Parallels Summit - a conversation with Sergei Beloussov

"This cloud computing space is what the internet always promised."
Written by Dan Kusnetzky, Contributor

I had the rare opportunity to speak with Serguei Beloussov, CEO of Parallels, and Parallels Director of Worldwide Communications, Jenny Ellis. I've always been impressed by Sergei's ability to gather facts from a number of sources, integrate them into a clear picture of what's happening and then articulate what he sees in English. This is difficult even when English is the executive's native language. In Sergeui's case, Russian is his native language not English.

His ideas bubble up so rapidly, that I'm just going to present "thought bubbles" in the form of bullets.

  • Even though hosting companies purchase new systems at a more rapid rate than large commercial organizations, the market doesn't think hosting is real. Most of the research published by organizations such as Gartner or IDC just present the shipments of systems not where they went.
  • A big company may purchase 1,000 systems a year. A medium size hosting company purchases 1,000 systems a month in some cases.
  • This cloud computing space is what the internet always promised.
  • The move to cloud computing changes major market dymanics.
    • Systems and software are selected based upon what is best for the hosting company.
    • Does an organization really care what operating system, hardware supplier or application is selected?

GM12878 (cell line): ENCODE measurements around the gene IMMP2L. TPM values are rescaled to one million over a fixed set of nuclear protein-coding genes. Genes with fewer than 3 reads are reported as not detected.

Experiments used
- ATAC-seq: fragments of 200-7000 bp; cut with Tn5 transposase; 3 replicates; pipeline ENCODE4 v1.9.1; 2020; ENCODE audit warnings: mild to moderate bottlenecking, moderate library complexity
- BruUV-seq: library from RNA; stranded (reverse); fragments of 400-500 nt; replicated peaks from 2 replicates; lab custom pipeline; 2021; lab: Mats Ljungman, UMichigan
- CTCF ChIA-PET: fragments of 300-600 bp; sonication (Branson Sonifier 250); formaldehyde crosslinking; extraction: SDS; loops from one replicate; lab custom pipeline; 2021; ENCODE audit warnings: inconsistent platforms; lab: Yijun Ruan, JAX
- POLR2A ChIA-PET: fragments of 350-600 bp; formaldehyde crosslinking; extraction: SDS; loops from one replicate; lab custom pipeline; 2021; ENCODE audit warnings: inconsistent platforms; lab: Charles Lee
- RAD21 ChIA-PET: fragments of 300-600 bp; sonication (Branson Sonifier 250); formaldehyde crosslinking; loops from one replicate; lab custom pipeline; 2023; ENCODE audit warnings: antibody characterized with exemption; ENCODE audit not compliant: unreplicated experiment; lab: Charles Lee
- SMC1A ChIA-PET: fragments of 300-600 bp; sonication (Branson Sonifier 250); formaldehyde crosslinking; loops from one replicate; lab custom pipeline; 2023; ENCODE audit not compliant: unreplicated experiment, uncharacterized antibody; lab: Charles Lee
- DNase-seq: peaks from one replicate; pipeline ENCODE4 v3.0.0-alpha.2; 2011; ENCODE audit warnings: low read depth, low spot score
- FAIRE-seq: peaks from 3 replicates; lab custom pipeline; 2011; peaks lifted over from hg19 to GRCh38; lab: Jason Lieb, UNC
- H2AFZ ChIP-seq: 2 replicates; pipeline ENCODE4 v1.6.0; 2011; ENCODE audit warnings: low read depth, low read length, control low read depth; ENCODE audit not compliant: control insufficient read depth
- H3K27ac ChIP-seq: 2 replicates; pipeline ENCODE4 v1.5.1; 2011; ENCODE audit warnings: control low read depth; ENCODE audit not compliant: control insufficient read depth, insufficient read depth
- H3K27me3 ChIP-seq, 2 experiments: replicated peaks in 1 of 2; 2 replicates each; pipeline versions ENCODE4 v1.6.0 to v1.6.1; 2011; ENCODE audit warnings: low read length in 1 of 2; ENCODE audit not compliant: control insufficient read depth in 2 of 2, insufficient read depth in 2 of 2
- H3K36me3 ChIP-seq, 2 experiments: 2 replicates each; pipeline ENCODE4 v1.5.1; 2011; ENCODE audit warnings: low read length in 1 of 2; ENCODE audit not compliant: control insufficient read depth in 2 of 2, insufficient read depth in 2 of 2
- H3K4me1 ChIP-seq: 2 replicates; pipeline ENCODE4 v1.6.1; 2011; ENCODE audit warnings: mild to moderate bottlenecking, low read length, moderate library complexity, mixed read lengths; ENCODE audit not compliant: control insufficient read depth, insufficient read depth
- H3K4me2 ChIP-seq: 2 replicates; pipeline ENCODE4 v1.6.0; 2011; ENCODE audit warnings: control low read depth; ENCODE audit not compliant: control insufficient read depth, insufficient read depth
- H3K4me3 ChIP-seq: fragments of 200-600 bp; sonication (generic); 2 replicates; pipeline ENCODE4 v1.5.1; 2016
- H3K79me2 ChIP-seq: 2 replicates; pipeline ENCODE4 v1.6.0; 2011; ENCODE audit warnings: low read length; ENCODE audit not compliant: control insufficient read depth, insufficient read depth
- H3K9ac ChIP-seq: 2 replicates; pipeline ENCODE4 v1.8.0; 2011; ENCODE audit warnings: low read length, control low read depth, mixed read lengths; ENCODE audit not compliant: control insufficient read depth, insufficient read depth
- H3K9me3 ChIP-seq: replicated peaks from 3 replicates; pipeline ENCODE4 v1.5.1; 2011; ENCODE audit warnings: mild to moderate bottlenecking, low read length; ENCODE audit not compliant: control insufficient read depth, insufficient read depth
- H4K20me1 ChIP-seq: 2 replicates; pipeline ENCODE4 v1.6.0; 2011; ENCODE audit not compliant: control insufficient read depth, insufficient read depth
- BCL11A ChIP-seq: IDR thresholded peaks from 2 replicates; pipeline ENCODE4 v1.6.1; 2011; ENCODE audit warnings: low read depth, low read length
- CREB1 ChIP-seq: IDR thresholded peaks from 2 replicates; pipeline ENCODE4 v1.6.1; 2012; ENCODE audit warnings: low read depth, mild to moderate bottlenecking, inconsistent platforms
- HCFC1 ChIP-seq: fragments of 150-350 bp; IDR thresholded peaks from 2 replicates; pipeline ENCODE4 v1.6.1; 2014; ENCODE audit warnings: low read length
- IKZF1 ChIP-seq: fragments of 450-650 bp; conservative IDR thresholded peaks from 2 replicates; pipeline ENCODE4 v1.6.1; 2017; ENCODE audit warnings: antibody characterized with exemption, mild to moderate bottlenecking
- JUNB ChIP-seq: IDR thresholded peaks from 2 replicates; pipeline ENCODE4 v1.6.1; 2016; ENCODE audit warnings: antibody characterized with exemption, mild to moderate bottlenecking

• No, they are more interested in the services being offered and the pricing model.

    Personal Experience

    Since the Kusnetzky Group's own systems are "in the clouds," much of what he said made a great deal of sense.

    When KG was selecting platforms for its website, for its collaborative solution and for its database of impact papers and other content created by KG's analysts, many approaches were considered. In the end, purchasing its own servers, software and hiring its own staff was ruled out.  It quickly became clear that this approach was far more cost effective. The biggest challenge was finding a hosting company offering all of the applications and services the company needed.

    Lunar pages was selected as our supplier of computing power. We know of others who are very happy with GoDaddy and 1&1. If an organization looks around a bit, it soon becomes appearant that a broad array of services are available.  Some of the most intriguing were offerings from small, local hosting companies.

    Would your company consider hosting some of its applications in this way?

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